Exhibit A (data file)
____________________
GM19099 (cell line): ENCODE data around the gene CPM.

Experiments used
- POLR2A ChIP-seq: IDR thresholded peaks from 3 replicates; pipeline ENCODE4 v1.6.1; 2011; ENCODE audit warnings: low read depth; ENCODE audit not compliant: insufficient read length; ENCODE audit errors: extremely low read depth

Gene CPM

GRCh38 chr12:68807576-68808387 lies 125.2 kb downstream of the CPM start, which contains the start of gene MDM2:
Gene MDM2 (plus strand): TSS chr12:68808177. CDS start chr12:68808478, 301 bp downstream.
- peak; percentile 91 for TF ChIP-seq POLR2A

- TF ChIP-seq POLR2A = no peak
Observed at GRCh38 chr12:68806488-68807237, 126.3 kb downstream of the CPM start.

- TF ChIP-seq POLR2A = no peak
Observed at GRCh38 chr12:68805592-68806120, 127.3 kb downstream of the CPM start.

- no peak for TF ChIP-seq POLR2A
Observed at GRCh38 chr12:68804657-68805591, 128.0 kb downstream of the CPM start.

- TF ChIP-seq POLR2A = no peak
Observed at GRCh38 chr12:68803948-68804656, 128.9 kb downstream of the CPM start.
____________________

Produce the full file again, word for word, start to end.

GM19099 (cell line): ENCODE data around the gene CPM.

Experiments used
- POLR2A ChIP-seq: IDR thresholded peaks from 3 replicates; pipeline ENCODE4 v1.6.1; 2011; ENCODE audit warnings: low read depth; ENCODE audit not compliant: insufficient read length; ENCODE audit errors: extremely low read depth

Gene CPM

GRCh38 chr12:68807576-68808387 lies 125.2 kb downstream of the CPM start, which contains the start of gene MDM2:
Gene MDM2 (plus strand): TSS chr12:68808177. CDS start chr12:68808478, 301 bp downstream.
- peak; percentile 91 for TF ChIP-seq POLR2A

- TF ChIP-seq POLR2A = no peak
Observed at GRCh38 chr12:68806488-68807237, 126.3 kb downstream of the CPM start.

- TF ChIP-seq POLR2A = no peak
Observed at GRCh38 chr12:68805592-68806120, 127.3 kb downstream of the CPM start.

- no peak for TF ChIP-seq POLR2A
Observed at GRCh38 chr12:68804657-68805591, 128.0 kb downstream of the CPM start.

- TF ChIP-seq POLR2A = no peak
Observed at GRCh38 chr12:68803948-68804656, 128.9 kb downstream of the CPM start.